The Swift River and a Wasted Fish

I was down at the Swift this past weekend. I didn’t see a fish in several of my favorite spots. Really reliable spots. I sat down and watched for a while, too. Nothing.

Which is why, when a fellow angler just down the river told me a nice ‘bow was just frozen in the snow, I got pretty peeved.

I have no problem with harvesting for the sake of eating. Or even the occasional trophy. But I can’t abide wanton waste. Maybe it was dropped on accident. Hopefully. Something probably ate it, so, it technically didn’t go to waste, but it’s one less fish to target in a pressured system. Sucks for all of us.

Fish found in the snow by the Swift this weekend. What a waste.

Make sure to say something if you see poaching or waste. To maintain the great quality of fishing we have, we all have to be pretty conscious of what we do.

I don’t want us policing each other because we should be acting like responsible adults on our own behalf. Hunters and anglers are often in the position of getting away with small things like fishing a three-fly rig when there is a two-hook limit because there is no one around to see.

But, public lands degradation often comes from the “death by a thousand tiny cuts.” Aldo Leopold has a great quote: “Ethical behavior is doing the right thing when no one else is watching–even when doing the wrong thing is legal.”

In less preachy news:

I heard from friends that, above the Route 9 bridge, there was some decent to spotty action near the Y-Pool. Some use sub-22 nymphs and midges, others swing a soft-hackle. I almost never fish that upper section of the river, but maybe I should have this weekend.

And, I have no idea what this week of up and down weather has done to the lower stretches. The upper section will fish just like it always does being buffered by that bottom release dam, even with this upcoming rain.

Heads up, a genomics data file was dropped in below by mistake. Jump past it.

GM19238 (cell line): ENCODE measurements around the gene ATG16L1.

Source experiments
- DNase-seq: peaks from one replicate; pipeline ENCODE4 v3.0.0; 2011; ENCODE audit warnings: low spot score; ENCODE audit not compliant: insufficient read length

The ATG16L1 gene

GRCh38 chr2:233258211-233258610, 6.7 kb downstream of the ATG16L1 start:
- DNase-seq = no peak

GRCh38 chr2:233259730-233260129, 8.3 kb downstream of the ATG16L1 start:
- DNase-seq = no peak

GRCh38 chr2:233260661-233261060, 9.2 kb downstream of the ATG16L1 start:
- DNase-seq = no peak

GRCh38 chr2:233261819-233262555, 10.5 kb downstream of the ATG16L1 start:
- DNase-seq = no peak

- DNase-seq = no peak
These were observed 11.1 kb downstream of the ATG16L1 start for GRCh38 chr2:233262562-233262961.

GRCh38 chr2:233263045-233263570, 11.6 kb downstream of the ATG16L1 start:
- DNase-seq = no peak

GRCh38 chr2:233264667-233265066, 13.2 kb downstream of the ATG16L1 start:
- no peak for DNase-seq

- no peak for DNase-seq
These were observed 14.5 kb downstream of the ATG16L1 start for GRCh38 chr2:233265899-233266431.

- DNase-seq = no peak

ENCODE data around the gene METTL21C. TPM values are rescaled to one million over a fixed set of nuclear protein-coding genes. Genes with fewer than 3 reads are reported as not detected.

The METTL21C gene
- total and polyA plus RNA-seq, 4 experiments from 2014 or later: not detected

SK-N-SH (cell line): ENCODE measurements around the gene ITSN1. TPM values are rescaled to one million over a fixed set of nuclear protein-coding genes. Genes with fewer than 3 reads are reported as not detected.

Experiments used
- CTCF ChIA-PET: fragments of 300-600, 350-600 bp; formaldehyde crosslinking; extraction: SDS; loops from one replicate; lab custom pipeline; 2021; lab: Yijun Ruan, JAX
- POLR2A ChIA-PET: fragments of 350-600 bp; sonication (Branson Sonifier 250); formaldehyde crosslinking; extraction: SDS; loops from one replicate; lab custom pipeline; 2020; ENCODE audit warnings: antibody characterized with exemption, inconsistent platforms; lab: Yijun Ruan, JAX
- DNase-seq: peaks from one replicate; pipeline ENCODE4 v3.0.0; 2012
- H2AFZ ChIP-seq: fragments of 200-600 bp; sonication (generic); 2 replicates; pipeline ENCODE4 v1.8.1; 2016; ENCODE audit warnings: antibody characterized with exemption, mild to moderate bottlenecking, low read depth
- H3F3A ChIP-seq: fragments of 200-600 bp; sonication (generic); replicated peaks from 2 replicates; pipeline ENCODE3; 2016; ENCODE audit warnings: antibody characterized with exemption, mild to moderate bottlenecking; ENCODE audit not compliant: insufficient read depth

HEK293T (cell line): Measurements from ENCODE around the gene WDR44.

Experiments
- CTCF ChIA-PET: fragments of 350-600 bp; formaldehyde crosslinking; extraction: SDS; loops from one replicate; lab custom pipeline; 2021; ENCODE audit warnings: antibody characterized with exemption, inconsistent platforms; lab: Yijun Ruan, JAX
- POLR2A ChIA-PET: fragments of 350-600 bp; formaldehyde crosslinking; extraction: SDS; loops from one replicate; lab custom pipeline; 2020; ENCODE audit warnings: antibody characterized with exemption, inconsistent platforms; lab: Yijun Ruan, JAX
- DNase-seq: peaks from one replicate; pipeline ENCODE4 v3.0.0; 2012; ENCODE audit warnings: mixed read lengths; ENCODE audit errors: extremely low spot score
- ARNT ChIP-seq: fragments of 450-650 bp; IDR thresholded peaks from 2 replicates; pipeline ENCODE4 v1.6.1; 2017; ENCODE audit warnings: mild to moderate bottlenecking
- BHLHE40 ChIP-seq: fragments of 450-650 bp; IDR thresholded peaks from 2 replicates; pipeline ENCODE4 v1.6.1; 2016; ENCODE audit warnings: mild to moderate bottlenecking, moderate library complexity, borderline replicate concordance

Tight lines, everybody!

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3 thoughts on “The Swift River and a Wasted Fish

  1. With the money and effort poured into our fisheries to keep them going it is a shame to see a wasted fish. Unfortunate that many don’t see the consequences of their actions. I have come across many who see it as just one fish.

  2. Joe, I love the overall message of this post. Public lands are suffering a slow death of a thousand cuts. Much of it stands with the policies of the current administration, but I also feel that fishermen are responsible as well. Leaving trash behind, exceeding limits, and fishing out of season are some of the things that fishermen do that give themselves a bad name.

  3. Great post, Joe. A great reminder that we need to be mindful.

    I have to be in a special mood to fish the Swift, which means I rarely go these days. Personally, I choose to go 100% barbless. I usually leave early the high-traffic areas. The handful of stretches that reliably holds any modicum of fish just gets absolutely pounded. Like you, I spend more time at the lower stretches, away from the crowds.

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